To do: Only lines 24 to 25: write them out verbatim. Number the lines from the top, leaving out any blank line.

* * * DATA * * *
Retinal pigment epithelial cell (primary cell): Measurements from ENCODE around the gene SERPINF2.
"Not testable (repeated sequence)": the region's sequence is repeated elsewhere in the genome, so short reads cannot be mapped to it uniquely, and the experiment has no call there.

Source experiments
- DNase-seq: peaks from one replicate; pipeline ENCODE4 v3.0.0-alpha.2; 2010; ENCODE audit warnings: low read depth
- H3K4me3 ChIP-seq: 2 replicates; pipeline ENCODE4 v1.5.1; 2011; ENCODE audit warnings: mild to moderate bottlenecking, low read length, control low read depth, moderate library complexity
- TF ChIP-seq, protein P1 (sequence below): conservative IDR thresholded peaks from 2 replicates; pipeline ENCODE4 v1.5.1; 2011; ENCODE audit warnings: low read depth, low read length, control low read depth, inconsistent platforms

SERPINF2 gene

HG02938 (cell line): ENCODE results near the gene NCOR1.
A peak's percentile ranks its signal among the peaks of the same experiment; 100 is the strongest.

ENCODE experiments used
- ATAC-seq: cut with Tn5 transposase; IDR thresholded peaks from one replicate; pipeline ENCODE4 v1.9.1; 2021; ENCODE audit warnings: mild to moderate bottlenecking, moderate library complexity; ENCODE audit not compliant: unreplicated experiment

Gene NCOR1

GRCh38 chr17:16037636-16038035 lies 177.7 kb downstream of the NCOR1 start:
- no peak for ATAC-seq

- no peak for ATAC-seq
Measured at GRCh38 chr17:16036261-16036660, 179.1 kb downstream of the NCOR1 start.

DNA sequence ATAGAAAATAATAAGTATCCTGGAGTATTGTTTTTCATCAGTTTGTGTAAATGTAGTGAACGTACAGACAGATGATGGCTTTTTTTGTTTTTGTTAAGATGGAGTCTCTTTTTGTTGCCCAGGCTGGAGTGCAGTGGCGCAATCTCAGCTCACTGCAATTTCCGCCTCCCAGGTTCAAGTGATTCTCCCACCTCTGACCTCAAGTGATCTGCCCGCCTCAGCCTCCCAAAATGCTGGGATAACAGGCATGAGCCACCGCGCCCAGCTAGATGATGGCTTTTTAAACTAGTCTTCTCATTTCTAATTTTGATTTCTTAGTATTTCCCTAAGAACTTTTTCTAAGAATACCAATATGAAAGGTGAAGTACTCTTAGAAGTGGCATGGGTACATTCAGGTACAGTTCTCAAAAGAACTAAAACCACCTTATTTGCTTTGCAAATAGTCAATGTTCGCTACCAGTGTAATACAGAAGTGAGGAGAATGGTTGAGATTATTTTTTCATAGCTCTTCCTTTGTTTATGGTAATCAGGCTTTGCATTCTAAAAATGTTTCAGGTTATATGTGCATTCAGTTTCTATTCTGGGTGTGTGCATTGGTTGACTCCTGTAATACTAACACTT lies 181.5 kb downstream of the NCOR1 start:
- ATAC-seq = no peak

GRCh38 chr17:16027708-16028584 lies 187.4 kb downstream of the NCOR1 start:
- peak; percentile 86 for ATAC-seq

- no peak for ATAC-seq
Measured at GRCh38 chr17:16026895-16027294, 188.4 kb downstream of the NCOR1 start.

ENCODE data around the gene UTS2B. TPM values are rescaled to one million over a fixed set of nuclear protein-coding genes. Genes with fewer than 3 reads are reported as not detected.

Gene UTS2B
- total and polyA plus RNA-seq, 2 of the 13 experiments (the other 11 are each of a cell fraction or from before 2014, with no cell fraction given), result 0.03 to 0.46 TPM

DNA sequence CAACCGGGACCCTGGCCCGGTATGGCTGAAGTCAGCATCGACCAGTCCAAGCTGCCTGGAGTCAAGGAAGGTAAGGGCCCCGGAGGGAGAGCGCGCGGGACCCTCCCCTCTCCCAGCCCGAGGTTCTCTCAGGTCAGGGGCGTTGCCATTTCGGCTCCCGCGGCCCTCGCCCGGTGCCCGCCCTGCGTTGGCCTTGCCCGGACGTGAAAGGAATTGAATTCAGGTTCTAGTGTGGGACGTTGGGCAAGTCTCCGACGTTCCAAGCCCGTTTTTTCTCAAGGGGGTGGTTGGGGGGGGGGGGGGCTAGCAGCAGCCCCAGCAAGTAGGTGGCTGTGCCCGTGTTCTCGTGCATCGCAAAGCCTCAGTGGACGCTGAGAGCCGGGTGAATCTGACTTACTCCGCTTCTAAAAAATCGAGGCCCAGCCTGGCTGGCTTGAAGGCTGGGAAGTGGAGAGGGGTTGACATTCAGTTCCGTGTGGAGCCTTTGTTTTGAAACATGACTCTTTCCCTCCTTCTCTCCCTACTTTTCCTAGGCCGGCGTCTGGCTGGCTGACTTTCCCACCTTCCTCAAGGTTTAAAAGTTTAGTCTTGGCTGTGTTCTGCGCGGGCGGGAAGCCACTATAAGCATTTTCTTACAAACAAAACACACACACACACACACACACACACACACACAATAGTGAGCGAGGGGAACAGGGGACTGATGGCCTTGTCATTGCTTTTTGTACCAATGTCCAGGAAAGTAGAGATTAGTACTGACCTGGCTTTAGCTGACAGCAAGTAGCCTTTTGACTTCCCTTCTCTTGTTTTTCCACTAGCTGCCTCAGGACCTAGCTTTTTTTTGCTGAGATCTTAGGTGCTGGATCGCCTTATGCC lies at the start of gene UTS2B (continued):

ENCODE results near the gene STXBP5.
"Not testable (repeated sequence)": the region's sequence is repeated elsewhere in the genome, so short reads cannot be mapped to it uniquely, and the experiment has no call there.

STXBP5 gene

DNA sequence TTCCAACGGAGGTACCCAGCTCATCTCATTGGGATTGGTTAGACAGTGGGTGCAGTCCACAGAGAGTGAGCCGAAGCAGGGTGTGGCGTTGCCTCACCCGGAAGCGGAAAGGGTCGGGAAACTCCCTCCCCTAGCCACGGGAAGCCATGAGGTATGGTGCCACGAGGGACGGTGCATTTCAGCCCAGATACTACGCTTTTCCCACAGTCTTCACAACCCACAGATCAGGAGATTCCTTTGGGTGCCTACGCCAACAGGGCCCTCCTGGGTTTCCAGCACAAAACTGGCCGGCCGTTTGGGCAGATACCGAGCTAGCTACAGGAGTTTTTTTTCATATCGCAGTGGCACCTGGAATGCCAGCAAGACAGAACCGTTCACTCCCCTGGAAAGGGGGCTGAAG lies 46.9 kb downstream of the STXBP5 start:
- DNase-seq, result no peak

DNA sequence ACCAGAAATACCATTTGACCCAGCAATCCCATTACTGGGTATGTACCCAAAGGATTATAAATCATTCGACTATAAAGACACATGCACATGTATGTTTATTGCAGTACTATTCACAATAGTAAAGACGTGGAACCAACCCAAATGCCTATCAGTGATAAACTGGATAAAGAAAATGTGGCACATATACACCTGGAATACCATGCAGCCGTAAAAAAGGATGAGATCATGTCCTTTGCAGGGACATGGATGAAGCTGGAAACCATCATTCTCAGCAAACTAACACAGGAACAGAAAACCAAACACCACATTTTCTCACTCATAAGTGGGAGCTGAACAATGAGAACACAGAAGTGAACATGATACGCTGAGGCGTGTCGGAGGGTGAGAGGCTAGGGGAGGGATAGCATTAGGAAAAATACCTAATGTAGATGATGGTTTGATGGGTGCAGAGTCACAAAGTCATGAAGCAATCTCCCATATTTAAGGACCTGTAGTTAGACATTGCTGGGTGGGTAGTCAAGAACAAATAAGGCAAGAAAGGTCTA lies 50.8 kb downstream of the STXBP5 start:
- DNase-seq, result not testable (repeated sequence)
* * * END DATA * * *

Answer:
Gene UTS2B
- total and polyA plus RNA-seq, 2 of the 13 experiments (the other 11 are each of a cell fraction or from before 2014, with no cell fraction given), result 0.03 to 0.46 TPM